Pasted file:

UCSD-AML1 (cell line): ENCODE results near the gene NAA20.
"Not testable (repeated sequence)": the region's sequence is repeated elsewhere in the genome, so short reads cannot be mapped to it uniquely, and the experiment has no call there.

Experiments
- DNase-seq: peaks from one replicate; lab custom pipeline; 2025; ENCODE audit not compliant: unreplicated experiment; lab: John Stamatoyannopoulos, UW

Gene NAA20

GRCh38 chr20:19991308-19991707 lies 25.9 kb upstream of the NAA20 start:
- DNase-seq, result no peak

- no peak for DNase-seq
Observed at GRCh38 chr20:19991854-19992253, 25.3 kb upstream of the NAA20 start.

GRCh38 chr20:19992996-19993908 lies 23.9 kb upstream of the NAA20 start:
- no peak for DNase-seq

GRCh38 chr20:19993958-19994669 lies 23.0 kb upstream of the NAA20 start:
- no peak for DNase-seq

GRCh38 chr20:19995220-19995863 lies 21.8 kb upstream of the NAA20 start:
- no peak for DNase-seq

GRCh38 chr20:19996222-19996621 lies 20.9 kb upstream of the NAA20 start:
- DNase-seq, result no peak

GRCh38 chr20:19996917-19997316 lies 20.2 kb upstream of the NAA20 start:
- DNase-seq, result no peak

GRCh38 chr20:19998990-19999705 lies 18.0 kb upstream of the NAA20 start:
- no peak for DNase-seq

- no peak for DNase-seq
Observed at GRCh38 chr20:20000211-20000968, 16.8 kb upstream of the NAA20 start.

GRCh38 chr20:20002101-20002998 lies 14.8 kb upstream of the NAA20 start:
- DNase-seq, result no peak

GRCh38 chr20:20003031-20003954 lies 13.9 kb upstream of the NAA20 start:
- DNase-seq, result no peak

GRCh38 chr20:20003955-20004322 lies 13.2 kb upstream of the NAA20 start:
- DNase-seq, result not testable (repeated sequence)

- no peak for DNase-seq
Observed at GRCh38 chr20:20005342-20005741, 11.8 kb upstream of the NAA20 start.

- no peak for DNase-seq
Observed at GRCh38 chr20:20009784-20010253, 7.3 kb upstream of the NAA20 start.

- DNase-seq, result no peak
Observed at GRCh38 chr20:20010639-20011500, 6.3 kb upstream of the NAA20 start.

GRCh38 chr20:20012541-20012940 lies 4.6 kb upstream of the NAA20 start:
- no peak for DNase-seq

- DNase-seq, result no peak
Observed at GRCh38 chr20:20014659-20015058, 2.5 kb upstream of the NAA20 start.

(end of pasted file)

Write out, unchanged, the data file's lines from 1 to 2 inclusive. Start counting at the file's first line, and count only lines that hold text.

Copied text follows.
UCSD-AML1 (cell line): ENCODE results near the gene NAA20.
"Not testable (repeated sequence)": the region's sequence is repeated elsewhere in the genome, so short reads cannot be mapped to it uniquely, and the experiment has no call there.